drowsiness;
headache;
dry mouth.
common:
lethargy;
dizziness;
shivering or tremors;
nausea;
diarrhea;
vomiting;
rash or skin eruptions (exanthema);
pain in your joints (arthralgia) or muscles (myalgia);
back pain;
feeling dizzy or faint when you stand up suddenly (orthostatic hypotension);
swelling (typically in ankles or feet) caused by fluid retention (edema);
fatigue;
vivid dreams;
confusion;
feeling anxious;
sleep problems.
For children under 18, the following adverse reactions are frequently observed in clinical trials, significant weight gain, hives (urticaria) and increased triglycerides in the blood.

Uncommon:
feeling elated or emotionally elation (mania) - Stop taking Mirtazapine and contact your doctor immediately;
abnormal sensation in the skin eg burning, stinging, tickling or tingling (paraesthesia);
Restless Legs;
fainting (syncope);
sensations of numbness in the mouth (oral hypoaesthesia);
hypotension;
nightmares;
feeling agitated;
hallucinations;
a strong desire to move.
rare:
yellowing of eyes or skin; this may suggest disturbance in liver function (jaundice) - Stop taking Mirtazapine and contact your doctor immediately;
muscle spasms or contractions (myoclonus);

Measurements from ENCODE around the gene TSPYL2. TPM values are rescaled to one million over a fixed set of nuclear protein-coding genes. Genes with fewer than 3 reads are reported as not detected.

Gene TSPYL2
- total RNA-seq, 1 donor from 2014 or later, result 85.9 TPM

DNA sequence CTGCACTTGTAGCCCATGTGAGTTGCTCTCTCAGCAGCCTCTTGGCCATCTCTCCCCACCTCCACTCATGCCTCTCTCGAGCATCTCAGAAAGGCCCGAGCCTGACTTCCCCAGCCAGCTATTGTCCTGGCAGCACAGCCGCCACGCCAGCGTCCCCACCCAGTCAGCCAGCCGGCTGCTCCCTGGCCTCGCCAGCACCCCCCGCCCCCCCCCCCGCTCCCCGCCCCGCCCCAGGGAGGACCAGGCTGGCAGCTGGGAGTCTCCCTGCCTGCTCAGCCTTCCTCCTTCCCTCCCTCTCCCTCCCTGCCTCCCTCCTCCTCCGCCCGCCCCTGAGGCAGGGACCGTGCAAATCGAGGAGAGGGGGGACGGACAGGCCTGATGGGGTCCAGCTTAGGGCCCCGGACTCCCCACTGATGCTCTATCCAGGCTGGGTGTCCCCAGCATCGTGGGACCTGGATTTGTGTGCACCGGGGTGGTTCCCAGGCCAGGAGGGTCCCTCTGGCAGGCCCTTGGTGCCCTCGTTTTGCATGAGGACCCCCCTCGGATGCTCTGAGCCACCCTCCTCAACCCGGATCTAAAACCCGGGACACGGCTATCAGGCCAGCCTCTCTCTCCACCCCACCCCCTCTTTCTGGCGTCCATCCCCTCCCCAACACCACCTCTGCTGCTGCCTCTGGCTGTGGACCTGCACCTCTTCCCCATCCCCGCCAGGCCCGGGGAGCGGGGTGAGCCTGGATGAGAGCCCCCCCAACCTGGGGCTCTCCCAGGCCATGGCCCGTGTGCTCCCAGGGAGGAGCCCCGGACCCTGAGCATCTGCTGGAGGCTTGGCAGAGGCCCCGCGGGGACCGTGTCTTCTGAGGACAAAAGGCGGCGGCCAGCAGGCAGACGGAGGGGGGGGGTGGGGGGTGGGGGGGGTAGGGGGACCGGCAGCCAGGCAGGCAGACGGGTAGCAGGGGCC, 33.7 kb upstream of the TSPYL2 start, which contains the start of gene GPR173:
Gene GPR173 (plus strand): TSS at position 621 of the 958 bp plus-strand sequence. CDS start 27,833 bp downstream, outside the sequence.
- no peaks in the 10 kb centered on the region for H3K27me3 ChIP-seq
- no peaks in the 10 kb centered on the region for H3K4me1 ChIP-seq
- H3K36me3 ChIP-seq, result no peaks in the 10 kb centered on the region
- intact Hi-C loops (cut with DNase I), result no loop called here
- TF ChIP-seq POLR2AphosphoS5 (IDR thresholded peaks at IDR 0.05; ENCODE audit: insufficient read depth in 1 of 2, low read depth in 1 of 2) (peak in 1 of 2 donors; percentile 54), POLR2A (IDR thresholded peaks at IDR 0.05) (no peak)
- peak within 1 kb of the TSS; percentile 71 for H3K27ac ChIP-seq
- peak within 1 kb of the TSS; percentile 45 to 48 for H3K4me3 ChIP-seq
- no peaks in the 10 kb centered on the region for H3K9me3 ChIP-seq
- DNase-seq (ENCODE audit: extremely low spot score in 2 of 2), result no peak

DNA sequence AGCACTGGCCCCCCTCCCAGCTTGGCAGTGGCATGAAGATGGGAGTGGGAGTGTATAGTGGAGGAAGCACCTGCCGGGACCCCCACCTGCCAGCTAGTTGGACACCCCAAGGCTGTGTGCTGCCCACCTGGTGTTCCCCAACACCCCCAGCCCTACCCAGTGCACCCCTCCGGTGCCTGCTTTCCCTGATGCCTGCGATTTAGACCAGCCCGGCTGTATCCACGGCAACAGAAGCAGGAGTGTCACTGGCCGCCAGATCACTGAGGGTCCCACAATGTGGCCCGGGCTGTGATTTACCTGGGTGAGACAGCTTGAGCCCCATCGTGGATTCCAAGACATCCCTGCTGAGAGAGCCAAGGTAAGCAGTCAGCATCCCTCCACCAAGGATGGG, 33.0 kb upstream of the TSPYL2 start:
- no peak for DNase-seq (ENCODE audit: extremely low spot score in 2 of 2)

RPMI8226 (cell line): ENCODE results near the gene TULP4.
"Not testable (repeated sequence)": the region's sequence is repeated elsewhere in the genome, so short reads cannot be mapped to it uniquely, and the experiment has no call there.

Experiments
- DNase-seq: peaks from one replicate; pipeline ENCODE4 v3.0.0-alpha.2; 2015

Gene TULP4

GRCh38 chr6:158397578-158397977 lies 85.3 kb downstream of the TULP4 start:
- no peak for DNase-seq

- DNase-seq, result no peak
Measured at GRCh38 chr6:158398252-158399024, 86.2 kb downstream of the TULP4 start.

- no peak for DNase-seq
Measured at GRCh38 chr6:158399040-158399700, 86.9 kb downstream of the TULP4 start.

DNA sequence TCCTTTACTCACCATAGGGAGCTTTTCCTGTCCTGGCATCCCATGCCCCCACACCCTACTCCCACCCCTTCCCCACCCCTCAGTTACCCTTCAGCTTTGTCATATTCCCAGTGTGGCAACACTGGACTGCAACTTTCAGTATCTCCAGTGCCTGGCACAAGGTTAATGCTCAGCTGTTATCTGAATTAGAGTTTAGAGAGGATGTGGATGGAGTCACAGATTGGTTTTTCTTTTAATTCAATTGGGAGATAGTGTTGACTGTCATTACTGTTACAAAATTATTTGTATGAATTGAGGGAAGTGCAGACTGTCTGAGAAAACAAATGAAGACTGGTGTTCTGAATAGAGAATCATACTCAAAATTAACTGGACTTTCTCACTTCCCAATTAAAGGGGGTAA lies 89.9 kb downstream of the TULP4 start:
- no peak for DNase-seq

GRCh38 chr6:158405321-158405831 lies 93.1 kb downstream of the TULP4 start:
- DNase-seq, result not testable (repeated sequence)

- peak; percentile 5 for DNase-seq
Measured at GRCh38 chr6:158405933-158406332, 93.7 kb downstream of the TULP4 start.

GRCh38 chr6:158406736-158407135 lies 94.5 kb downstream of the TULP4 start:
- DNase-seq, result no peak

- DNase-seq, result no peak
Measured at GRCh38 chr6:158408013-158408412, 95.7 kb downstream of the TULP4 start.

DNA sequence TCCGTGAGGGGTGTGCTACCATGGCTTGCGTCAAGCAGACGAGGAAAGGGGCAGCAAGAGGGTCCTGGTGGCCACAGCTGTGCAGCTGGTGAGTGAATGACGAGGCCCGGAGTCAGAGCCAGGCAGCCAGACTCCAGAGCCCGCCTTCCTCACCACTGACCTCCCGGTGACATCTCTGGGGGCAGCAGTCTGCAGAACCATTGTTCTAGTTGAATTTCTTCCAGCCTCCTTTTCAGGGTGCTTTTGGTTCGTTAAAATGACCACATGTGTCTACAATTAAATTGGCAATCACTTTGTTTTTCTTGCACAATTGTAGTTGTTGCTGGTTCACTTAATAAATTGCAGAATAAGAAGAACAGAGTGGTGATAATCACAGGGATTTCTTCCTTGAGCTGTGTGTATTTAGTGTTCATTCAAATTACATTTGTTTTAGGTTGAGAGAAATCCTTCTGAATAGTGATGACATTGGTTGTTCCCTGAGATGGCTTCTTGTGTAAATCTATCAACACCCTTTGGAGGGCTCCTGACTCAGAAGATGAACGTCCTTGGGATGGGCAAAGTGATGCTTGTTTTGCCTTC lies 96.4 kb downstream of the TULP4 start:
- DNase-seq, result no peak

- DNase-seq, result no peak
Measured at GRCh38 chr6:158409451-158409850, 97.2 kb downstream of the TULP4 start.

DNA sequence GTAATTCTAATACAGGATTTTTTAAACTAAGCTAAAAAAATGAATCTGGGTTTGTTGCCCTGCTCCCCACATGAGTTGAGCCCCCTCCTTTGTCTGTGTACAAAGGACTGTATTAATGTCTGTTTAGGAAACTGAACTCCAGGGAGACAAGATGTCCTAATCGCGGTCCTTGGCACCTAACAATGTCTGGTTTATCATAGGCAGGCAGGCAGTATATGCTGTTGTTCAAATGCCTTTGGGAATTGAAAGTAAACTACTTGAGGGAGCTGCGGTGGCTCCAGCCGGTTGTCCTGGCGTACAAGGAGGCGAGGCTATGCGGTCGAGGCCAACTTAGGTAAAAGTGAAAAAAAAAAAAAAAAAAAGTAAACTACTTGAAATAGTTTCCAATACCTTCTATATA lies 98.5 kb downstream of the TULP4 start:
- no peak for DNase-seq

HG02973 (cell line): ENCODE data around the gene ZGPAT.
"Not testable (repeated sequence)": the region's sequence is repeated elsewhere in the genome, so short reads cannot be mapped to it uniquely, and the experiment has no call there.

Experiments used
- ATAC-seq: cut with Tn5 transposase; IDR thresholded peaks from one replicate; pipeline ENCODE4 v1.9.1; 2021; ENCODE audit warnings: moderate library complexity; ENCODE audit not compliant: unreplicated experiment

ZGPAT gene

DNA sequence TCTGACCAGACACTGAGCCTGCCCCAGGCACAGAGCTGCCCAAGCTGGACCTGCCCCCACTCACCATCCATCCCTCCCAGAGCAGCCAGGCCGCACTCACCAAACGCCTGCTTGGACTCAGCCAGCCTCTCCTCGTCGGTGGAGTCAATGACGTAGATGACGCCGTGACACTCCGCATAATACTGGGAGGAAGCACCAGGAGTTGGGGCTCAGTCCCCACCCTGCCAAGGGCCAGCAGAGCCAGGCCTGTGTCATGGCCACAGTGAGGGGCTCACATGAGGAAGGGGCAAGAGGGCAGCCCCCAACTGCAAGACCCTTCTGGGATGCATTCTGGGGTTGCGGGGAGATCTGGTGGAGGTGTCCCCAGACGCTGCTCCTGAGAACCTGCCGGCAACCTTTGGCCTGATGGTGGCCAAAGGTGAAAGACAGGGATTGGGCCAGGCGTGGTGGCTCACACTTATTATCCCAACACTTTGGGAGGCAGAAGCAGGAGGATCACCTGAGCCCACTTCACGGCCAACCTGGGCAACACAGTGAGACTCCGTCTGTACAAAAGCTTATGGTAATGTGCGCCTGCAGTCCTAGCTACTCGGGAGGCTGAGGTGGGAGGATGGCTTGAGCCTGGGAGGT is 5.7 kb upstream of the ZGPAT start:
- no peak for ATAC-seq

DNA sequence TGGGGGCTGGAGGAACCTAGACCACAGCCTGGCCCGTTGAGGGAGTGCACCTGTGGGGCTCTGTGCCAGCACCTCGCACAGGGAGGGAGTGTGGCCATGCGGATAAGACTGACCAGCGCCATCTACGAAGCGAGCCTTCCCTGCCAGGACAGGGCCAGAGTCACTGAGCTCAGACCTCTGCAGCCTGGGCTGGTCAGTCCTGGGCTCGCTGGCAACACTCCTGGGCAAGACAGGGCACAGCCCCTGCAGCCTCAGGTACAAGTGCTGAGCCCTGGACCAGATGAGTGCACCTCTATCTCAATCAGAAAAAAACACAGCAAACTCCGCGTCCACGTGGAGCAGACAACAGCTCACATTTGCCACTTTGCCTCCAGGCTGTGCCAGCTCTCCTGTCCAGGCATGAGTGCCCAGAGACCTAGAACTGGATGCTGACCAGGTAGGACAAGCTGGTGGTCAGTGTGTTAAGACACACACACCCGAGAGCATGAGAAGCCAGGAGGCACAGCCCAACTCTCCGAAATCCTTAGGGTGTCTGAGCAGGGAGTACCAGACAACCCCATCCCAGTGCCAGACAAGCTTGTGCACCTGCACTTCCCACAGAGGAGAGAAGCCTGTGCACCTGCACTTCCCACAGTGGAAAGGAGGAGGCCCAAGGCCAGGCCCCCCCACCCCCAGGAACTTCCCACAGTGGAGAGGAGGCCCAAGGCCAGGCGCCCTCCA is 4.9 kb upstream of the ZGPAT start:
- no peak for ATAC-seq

aggression.
Not known:
signs of infection such as sudden unexplainable high fever, sore throat and mouth ulcers (agranulocytosis) - Stop taking Mirtazapine and immediately contact your doctor for a blood test. In rare cases Mirtazapine may cause disturbances in the production of blood cells (inhibition of the function of the bone marrow). Some people become less resistant to infection because Mirtazapine can cause a temporary shortage of white blood cells (granulocytopenia). In rare cases Mirtazapine may also cause a shortage of red and white blood cells, and platelets (aplastic anemia), a shortage of blood platelets (thrombocytopenia) or an increase in the number of white blood cells (eosinophilia);
epileptic seizure (convulsions), speech disorder - Stop taking Mirtazapine and contact your doctor immediately;
a combination of symptoms such as inexplicable fever, sweating, increased heart rate, diarrhea, (uncontrollable) muscle contractions, shivering, overactive reflexes, restlessness, mood changes and unconsciousness. In very rare cases these symptoms can be signs of serotonin syndrome - Stop taking Mirtazapine and contact your doctor immediately;
thoughts of harming or killing - Immediately contact your doctor or go to hospital;
abnormal sensations in the mouth (oral paraesthesia);
swelling in the mouth (mouth edema), increased salivation;
hyponatremia;
inappropriate antidiuretic hormone;
sleepwalking;
skin problem with blisters (Bullous dermatitis);
skin rash which may be blistered, and looks like small targets (dark spots in the middle, surrounded by a bright circles, dark circles around the edge - erythema multiforme);
large rash with blisters and peeling skin, particularly around the mouth, nose, eyes and genitals (syndrome of Stevens-Johnson);
Large, skin rashes causing skin peeling extensive areas of the body (toxic epidermal necrolysis).